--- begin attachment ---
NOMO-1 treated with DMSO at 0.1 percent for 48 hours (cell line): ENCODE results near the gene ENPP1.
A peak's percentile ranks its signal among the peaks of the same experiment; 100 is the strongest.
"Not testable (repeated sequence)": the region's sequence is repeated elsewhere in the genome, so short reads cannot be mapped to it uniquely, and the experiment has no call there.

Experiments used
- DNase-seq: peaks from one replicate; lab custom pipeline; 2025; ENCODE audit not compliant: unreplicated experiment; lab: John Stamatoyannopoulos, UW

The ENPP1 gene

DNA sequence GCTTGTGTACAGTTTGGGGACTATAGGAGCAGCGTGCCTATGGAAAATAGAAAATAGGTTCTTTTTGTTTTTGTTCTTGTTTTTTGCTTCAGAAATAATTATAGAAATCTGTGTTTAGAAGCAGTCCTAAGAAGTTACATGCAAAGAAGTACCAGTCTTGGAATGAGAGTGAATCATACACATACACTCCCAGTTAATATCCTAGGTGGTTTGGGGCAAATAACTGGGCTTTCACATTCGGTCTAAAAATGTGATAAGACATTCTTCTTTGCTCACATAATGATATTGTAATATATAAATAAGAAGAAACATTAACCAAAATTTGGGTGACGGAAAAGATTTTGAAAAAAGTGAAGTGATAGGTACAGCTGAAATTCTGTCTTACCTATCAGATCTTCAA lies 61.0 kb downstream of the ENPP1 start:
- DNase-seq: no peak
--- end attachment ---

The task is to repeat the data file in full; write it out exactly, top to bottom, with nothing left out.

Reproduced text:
NOMO-1 treated with DMSO at 0.1 percent for 48 hours (cell line): ENCODE results near the gene ENPP1.
A peak's percentile ranks its signal among the peaks of the same experiment; 100 is the strongest.
"Not testable (repeated sequence)": the region's sequence is repeated elsewhere in the genome, so short reads cannot be mapped to it uniquely, and the experiment has no call there.

Experiments used
- DNase-seq: peaks from one replicate; lab custom pipeline; 2025; ENCODE audit not compliant: unreplicated experiment; lab: John Stamatoyannopoulos, UW

The ENPP1 gene

DNA sequence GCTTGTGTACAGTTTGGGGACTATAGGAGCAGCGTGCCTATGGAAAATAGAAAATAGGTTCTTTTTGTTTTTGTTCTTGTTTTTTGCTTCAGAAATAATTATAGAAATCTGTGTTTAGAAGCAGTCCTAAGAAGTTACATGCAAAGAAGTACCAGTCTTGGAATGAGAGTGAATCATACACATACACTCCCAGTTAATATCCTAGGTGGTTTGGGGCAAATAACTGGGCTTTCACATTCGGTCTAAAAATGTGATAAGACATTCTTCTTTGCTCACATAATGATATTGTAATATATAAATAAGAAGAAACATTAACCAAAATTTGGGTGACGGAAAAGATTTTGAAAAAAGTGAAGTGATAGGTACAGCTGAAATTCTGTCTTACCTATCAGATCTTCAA lies 61.0 kb downstream of the ENPP1 start:
- DNase-seq: no peak